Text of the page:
Tomorrow, we learn what $12.5 billion buys you.
At 3 p.m. Eastern, Motorola will formally unveil the Moto X, its newest flagship smartphone and the first product developed under Google’s guidance. Google bought bought Motorola for $12.5 billion in 2011 and has been running the company as a separate hardware unit since the deal was finalised in 2012.
That’s when Google installed Dennis Woodside as the new CEO of Motorola, replacing Sanjay Jha. Woodside helped oversee the Motorola acquisition for Google in 2011 and 2012 and has been a Googler since 2003.
But Motorola still had an older product pipeline to burn through before it could start working with Google, which is why it introduced three lackluster Droid-branded smartphones on Verizon. The company threw one of the saddest smartphone launches ever for those new Droids last fall. (It happened on the same day of another big smartphone launch, Nokia’s Lumia 920. That event got a lot more attention.)
So the pressure is on for Motorola tomorrow. With the Moto X, it has to prove that it’s worth the $12.5 billion Google shelled out. It has to prove it can still innovate. It has to prove it can make a device with enough of a “wow” factor to get people to overlook the iPhone and Samsung’s large Galaxy portfolio and try something new.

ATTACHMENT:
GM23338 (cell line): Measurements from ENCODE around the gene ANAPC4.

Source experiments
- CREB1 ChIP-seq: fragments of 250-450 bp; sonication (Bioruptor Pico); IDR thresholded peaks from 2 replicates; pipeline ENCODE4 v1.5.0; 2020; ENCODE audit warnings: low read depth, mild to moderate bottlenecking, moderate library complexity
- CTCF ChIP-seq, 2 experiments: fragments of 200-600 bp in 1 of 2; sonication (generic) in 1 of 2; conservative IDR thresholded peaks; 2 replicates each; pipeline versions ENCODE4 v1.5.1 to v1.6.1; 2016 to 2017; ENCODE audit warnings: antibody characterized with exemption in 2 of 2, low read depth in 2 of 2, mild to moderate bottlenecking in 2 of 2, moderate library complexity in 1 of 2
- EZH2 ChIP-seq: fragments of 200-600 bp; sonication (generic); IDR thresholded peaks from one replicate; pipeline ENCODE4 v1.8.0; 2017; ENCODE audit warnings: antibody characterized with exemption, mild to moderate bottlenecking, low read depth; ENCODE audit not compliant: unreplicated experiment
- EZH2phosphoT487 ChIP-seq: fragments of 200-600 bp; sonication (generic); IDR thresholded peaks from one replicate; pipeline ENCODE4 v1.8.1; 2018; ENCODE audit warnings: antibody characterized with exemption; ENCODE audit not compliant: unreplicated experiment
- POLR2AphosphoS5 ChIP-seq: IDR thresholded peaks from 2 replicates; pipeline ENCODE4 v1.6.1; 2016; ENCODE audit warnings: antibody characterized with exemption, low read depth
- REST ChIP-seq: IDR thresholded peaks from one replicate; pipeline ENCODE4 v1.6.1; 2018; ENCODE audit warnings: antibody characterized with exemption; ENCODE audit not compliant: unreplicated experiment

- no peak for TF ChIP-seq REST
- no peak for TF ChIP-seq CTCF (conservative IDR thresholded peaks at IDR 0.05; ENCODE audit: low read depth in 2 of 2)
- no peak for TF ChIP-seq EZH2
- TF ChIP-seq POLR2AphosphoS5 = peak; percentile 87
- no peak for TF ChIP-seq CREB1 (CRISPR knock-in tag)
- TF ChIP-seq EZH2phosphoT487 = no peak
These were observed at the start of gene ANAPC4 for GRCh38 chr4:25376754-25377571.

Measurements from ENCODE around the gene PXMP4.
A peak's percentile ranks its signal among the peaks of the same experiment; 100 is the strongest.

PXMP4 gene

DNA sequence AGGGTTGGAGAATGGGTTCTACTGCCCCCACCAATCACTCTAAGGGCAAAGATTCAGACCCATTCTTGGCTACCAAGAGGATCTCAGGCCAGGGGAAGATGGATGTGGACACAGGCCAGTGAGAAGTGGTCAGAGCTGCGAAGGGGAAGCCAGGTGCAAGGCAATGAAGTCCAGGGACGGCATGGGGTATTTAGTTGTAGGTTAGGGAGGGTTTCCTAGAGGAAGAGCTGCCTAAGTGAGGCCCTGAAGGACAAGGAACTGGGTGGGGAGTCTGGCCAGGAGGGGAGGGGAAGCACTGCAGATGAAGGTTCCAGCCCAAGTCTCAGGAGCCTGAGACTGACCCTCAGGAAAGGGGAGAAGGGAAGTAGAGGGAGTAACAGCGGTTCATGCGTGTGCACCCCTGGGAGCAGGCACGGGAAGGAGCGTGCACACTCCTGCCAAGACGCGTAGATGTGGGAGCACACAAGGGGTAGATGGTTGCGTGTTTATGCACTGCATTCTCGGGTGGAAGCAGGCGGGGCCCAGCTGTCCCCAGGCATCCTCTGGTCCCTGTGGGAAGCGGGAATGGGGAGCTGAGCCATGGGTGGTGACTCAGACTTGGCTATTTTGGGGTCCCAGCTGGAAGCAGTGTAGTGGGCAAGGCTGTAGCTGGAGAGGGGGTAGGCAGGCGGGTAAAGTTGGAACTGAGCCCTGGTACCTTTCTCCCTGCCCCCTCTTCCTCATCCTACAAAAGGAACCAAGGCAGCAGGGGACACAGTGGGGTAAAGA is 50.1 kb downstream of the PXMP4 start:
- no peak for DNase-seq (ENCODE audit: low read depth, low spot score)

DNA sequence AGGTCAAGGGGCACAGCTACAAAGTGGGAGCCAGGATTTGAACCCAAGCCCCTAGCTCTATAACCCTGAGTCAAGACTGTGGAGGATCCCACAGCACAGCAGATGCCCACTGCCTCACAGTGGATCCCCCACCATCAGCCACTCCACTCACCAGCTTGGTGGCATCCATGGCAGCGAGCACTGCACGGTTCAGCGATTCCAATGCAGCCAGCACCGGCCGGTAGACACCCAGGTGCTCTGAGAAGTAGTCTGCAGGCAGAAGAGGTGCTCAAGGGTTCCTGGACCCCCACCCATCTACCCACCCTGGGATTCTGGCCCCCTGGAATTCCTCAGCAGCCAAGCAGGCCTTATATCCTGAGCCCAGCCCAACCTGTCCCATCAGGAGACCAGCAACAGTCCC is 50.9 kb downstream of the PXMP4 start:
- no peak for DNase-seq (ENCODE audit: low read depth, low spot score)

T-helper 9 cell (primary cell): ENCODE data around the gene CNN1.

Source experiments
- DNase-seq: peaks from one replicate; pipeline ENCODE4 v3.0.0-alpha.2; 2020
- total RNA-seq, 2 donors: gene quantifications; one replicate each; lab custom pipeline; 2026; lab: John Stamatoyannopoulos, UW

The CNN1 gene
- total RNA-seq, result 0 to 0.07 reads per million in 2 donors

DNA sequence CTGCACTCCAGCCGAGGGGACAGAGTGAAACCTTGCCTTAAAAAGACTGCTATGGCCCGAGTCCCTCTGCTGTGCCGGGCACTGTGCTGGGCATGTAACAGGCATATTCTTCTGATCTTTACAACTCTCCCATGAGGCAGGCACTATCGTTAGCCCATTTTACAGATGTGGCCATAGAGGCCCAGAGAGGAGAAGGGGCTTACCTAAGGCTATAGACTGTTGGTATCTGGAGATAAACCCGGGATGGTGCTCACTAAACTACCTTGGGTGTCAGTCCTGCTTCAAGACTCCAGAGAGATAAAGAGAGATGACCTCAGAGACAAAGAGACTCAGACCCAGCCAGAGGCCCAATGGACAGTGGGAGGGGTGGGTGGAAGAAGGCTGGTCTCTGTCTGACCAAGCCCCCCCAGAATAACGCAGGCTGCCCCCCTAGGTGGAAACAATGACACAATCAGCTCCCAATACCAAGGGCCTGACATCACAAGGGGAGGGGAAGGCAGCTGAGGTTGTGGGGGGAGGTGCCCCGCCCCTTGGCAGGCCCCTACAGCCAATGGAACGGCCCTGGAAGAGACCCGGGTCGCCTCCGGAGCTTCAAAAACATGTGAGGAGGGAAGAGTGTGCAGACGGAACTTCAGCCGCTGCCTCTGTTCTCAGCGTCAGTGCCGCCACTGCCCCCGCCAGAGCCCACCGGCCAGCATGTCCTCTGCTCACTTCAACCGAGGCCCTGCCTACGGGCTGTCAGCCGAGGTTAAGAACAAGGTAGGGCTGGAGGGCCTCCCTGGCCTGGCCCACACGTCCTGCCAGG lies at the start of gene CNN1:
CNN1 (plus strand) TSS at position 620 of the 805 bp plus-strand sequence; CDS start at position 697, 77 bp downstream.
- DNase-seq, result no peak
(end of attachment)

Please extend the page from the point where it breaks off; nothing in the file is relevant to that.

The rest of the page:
That’s no small task.
The high-end smartphone market is nearing saturation. Most people who want a new top-of-the-line smartphone already have one. And if they do, it’s probably an iPhone or Samsung Galaxy device. That’s why Nokia and other Windows Phone makers have been attacking the low end of the smartphone market with cheaper devices. It’s also why Apple plans to make its rumoured “cheap” plastic iPhone.
The only way Motorola could possibly hope to compete is on price. Offering a premium smartphone with a ton of great features with direct support from Google for next to nothing could be enticing to some. There have been whispers that the Moto X will be priced to move, but nothing has been confirmed yet.
Based on the early leaks though, there’s nothing about the Moto X that seems like it can break out the way Motorola hopes it will. It will reportedly be customisable, letting you choose your own colours for the body and add laser engravings. Woodside has already said that the phone will be packed with intelligent sensors that make certain tasks easier. For example, a leaked video shows that you’ll be able to launch the camera app just by twisting the phone.
Those will all be nice perks for some people, but they’re probably not worth $12.5 billion.
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